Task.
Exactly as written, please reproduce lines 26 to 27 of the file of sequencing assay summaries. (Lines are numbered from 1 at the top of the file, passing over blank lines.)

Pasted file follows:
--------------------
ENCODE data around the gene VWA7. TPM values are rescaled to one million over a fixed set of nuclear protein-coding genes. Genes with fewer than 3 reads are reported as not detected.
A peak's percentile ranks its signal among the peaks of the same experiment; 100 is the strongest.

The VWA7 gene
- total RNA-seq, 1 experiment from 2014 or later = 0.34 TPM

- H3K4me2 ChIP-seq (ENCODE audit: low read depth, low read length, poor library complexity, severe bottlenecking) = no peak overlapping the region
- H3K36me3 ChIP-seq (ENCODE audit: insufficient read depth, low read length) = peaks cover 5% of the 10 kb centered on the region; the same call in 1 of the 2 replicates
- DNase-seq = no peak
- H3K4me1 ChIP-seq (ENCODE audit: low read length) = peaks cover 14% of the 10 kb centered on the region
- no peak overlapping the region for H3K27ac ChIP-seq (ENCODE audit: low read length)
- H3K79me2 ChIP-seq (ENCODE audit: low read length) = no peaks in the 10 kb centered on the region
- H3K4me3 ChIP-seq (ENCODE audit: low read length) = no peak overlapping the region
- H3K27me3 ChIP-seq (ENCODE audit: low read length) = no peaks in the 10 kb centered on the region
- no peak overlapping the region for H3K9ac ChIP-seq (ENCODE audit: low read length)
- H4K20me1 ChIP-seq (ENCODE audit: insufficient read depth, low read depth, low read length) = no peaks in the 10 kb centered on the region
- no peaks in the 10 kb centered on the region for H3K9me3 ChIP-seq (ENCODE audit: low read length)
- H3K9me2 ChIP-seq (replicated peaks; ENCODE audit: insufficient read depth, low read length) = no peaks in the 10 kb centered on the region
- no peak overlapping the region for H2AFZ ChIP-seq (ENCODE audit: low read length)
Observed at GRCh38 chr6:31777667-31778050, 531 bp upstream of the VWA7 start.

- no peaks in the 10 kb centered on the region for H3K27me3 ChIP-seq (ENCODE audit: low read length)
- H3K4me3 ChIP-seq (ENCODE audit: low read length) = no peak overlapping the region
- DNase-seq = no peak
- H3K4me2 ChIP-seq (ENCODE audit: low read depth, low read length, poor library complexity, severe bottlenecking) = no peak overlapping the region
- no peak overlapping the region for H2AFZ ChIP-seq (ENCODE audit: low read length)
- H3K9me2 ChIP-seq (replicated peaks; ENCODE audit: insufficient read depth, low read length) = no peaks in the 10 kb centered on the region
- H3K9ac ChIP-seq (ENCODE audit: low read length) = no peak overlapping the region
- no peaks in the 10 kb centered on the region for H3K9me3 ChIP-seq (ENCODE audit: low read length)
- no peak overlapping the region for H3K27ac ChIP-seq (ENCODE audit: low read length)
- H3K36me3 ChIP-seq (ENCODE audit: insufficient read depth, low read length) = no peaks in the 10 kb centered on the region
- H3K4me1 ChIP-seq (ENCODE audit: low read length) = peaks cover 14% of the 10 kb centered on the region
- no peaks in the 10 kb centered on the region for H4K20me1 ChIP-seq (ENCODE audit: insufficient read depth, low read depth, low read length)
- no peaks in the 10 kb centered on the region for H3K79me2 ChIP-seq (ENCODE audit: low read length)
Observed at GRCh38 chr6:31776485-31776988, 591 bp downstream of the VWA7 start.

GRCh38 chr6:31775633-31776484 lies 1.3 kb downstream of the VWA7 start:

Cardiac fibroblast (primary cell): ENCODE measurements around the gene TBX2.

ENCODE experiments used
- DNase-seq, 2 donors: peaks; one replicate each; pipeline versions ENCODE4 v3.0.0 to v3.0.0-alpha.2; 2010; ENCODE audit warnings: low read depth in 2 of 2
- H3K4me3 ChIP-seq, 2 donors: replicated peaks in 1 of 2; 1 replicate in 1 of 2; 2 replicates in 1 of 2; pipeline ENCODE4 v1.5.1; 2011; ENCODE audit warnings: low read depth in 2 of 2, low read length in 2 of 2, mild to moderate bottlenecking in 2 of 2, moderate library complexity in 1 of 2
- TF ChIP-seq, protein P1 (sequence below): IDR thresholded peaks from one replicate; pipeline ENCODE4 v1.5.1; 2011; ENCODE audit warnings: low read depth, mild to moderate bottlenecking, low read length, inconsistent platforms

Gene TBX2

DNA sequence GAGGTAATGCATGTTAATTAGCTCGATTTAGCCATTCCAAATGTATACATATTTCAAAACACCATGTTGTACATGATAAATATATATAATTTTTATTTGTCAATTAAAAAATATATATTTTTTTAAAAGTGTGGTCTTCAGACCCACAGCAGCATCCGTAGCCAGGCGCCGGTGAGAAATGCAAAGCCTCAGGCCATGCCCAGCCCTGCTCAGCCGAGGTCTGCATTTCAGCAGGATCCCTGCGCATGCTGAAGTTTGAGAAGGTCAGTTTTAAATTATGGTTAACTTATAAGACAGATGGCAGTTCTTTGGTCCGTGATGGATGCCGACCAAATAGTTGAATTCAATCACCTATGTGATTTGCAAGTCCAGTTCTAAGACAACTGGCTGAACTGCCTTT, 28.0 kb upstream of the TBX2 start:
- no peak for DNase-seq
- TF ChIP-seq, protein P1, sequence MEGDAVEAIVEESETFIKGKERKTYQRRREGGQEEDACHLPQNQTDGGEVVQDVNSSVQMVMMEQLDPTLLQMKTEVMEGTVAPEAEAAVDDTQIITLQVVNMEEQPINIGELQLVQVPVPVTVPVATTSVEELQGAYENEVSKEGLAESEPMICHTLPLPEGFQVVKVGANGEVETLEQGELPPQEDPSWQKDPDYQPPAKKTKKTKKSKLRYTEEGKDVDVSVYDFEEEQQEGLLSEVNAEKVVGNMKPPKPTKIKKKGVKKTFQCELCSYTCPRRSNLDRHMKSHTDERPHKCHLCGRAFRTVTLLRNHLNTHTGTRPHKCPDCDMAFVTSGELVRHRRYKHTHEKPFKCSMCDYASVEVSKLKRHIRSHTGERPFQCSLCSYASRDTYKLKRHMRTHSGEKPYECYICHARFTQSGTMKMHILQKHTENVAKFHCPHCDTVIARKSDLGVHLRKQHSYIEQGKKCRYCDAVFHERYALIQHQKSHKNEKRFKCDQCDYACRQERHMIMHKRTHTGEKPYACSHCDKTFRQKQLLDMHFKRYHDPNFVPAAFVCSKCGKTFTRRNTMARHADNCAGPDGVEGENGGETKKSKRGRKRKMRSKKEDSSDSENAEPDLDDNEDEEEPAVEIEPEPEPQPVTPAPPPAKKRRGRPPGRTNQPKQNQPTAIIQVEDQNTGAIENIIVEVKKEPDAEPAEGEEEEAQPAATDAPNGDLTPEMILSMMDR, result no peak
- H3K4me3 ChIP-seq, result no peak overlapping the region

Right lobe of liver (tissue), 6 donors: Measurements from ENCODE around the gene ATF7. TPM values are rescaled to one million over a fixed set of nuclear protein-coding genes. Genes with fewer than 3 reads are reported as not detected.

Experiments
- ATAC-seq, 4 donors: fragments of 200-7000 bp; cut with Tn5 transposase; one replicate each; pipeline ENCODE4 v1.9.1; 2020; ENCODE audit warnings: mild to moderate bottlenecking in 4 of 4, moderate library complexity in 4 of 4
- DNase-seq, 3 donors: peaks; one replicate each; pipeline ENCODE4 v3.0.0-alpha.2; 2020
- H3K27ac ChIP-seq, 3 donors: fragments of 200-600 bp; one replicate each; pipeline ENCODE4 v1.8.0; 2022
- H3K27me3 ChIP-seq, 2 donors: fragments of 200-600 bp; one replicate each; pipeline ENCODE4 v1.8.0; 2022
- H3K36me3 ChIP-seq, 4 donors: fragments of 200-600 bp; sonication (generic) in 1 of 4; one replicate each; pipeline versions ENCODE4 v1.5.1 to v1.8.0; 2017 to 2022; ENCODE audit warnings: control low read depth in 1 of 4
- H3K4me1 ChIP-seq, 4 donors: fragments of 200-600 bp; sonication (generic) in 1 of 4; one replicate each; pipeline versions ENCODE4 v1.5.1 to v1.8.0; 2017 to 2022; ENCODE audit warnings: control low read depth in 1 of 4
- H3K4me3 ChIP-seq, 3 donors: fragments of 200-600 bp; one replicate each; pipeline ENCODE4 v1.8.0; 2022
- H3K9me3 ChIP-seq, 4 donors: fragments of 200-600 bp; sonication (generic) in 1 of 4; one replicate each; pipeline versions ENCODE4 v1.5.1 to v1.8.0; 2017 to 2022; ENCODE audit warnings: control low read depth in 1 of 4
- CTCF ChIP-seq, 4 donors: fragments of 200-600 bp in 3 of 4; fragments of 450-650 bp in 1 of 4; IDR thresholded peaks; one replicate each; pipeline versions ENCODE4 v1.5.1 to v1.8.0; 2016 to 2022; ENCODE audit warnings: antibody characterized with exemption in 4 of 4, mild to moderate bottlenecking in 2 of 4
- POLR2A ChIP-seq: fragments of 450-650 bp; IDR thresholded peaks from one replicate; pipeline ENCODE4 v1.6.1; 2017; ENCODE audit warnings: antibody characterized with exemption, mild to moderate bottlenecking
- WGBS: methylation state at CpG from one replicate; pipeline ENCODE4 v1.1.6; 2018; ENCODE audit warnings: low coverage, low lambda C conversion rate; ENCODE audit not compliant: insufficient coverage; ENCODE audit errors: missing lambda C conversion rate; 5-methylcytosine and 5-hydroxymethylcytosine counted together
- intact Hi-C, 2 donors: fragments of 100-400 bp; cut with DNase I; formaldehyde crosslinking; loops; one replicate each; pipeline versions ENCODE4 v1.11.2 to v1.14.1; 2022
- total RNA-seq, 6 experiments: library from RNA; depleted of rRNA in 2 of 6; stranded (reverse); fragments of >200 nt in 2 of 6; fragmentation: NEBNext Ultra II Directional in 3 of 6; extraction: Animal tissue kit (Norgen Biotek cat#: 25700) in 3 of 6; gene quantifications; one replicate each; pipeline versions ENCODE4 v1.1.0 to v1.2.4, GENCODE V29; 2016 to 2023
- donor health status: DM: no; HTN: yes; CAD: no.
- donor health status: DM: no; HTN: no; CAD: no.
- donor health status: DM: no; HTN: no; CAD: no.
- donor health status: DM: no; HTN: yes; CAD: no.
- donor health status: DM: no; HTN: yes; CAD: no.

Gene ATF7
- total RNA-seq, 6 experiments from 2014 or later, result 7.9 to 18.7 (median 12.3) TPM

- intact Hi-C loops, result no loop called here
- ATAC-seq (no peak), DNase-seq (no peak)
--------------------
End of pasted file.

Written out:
- no peaks in the 10 kb centered on the region for H3K9me3 ChIP-seq (ENCODE audit: low read length)
- no peak overlapping the region for H3K27ac ChIP-seq (ENCODE audit: low read length)